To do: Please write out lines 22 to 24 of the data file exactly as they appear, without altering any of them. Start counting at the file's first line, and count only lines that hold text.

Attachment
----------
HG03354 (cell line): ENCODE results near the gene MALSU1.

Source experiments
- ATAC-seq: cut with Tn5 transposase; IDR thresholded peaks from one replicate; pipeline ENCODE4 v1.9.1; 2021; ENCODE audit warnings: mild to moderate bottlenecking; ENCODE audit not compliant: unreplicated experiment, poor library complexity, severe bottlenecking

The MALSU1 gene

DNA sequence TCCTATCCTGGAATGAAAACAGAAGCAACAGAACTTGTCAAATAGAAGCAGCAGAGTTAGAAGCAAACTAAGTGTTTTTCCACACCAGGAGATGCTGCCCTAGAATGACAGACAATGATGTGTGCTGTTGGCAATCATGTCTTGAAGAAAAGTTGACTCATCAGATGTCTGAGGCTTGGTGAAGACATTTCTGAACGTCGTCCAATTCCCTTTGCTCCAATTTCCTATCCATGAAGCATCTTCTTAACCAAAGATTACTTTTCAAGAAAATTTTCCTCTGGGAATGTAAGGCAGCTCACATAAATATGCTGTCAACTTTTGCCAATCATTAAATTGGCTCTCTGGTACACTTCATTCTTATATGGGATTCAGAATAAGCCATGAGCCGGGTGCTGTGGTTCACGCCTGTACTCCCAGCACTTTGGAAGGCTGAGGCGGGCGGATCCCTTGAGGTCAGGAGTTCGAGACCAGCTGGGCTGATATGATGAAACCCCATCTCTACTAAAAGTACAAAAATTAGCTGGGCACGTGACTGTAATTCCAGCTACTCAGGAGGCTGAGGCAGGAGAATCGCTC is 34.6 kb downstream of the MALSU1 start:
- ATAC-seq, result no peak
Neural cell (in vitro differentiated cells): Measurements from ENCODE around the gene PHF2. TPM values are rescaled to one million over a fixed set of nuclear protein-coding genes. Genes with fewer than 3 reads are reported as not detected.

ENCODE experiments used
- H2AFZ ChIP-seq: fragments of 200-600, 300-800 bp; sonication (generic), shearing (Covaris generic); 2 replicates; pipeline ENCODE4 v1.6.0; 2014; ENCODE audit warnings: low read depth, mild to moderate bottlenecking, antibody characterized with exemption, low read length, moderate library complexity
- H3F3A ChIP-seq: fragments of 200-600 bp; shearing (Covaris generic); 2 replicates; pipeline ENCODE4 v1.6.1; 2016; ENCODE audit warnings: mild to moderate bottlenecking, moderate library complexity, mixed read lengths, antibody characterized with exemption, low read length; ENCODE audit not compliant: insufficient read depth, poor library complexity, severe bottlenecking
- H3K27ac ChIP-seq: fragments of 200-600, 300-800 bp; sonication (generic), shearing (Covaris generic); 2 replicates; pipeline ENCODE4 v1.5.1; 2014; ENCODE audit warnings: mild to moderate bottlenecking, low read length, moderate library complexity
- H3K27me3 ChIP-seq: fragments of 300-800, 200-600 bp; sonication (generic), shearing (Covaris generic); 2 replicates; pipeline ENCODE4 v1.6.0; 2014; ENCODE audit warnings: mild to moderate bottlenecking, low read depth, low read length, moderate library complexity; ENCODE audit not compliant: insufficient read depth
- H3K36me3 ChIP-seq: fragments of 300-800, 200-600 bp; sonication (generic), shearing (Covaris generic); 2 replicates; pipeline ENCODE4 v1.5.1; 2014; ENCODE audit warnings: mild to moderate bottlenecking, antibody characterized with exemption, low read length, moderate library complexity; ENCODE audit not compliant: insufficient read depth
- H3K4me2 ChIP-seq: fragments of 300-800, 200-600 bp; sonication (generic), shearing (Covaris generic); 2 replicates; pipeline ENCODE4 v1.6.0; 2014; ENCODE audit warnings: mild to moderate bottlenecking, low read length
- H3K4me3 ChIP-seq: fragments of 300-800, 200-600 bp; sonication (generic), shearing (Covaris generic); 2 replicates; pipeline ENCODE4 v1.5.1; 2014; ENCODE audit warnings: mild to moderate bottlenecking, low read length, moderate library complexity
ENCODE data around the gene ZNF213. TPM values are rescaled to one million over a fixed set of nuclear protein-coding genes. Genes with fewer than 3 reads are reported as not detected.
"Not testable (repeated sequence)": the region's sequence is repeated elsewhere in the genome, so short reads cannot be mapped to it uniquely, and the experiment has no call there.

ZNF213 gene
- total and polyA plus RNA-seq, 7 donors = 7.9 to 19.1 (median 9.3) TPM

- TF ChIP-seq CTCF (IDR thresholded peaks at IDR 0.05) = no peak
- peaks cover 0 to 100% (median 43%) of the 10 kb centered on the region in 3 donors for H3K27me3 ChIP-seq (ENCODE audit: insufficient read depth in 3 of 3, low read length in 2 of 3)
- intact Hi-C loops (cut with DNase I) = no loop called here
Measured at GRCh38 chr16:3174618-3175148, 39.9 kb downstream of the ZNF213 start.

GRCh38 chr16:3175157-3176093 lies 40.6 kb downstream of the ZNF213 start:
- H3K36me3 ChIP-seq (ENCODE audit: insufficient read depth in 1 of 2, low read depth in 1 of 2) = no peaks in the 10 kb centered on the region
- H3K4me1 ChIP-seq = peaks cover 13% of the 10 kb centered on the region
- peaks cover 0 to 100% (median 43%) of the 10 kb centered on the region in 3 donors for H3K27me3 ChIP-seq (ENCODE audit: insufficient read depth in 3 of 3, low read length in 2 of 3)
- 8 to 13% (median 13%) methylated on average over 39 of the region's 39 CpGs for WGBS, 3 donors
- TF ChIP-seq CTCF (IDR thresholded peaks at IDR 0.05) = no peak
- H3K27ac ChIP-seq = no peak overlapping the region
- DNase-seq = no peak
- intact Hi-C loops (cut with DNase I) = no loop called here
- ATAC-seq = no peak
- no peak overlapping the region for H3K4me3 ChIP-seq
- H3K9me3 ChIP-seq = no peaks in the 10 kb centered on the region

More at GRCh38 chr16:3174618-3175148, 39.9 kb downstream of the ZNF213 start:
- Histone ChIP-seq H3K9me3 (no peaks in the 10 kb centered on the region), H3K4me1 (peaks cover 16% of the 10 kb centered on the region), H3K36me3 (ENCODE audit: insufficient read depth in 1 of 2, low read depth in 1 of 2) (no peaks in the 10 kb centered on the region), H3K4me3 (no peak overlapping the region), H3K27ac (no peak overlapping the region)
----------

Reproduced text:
- intact Hi-C loops (cut with DNase I) = no loop called here
Measured at GRCh38 chr16:3174618-3175148, 39.9 kb downstream of the ZNF213 start.

GRCh38 chr16:3175157-3176093 lies 40.6 kb downstream of the ZNF213 start: